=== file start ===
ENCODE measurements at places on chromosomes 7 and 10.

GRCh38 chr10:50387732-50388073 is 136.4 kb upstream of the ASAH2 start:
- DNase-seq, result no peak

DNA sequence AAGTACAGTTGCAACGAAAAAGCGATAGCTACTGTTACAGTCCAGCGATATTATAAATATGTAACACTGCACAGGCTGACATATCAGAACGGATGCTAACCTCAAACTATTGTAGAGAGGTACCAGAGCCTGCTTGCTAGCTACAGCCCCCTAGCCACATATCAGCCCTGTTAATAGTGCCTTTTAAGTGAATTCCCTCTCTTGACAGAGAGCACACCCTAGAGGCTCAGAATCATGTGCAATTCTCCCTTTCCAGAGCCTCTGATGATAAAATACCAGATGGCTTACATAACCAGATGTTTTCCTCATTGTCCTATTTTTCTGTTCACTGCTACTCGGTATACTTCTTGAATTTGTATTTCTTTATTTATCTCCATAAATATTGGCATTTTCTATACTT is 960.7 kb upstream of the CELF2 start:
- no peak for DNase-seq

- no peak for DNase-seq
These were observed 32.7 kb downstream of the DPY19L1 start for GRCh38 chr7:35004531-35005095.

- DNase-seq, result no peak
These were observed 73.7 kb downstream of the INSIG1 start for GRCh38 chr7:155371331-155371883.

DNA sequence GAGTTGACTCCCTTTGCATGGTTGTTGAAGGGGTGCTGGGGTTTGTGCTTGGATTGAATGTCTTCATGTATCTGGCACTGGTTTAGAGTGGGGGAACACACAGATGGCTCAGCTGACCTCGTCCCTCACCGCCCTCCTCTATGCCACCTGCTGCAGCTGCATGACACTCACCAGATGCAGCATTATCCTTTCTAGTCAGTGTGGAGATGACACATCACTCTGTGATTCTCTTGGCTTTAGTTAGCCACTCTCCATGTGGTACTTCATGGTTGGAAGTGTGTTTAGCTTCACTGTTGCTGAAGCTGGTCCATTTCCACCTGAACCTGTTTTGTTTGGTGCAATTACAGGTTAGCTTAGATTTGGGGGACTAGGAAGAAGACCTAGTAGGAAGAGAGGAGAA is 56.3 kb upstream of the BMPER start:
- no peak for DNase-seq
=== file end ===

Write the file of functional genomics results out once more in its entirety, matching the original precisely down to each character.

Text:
ENCODE measurements at places on chromosomes 7 and 10.

GRCh38 chr10:50387732-50388073 is 136.4 kb upstream of the ASAH2 start:
- DNase-seq, result no peak

DNA sequence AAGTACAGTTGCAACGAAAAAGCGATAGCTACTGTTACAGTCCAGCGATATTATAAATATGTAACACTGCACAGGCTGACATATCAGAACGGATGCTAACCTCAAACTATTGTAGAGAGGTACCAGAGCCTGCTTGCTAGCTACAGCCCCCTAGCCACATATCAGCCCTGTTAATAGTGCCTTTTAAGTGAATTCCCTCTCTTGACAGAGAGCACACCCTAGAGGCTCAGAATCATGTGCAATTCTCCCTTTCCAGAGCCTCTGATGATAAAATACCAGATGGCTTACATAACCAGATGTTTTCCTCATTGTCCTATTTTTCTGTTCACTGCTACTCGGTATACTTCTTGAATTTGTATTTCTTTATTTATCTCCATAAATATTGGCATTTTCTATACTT is 960.7 kb upstream of the CELF2 start:
- no peak for DNase-seq

- no peak for DNase-seq
These were observed 32.7 kb downstream of the DPY19L1 start for GRCh38 chr7:35004531-35005095.

- DNase-seq, result no peak
These were observed 73.7 kb downstream of the INSIG1 start for GRCh38 chr7:155371331-155371883.

DNA sequence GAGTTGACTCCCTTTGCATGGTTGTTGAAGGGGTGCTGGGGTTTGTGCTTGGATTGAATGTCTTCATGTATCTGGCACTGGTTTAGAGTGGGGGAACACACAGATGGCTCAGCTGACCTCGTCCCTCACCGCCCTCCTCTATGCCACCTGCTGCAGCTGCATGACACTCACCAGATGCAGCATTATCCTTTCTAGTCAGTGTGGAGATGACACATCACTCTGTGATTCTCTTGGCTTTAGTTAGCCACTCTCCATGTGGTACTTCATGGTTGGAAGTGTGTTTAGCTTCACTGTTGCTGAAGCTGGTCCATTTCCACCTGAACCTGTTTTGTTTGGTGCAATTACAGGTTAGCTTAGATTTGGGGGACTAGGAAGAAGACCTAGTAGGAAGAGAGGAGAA is 56.3 kb upstream of the BMPER start:
- no peak for DNase-seq